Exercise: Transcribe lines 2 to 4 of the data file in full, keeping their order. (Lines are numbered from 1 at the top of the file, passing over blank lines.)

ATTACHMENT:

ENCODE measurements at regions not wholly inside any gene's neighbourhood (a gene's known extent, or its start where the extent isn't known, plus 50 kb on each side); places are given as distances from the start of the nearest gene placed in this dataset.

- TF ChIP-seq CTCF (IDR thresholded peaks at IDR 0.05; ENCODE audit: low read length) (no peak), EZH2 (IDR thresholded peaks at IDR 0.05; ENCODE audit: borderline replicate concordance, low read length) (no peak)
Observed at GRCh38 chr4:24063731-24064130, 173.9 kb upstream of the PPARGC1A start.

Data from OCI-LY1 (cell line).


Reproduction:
- TF ChIP-seq CTCF (IDR thresholded peaks at IDR 0.05; ENCODE audit: low read length) (no peak), EZH2 (IDR thresholded peaks at IDR 0.05; ENCODE audit: borderline replicate concordance, low read length) (no peak)
Observed at GRCh38 chr4:24063731-24064130, 173.9 kb upstream of the PPARGC1A start.

Data from OCI-LY1 (cell line).